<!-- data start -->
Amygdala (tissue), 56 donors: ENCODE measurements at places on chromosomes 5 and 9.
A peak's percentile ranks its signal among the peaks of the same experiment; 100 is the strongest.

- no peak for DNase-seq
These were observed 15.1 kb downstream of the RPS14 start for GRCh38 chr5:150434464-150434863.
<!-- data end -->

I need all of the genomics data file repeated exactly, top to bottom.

Amygdala (tissue), 56 donors: ENCODE measurements at places on chromosomes 5 and 9.
A peak's percentile ranks its signal among the peaks of the same experiment; 100 is the strongest.

- no peak for DNase-seq
These were observed 15.1 kb downstream of the RPS14 start for GRCh38 chr5:150434464-150434863.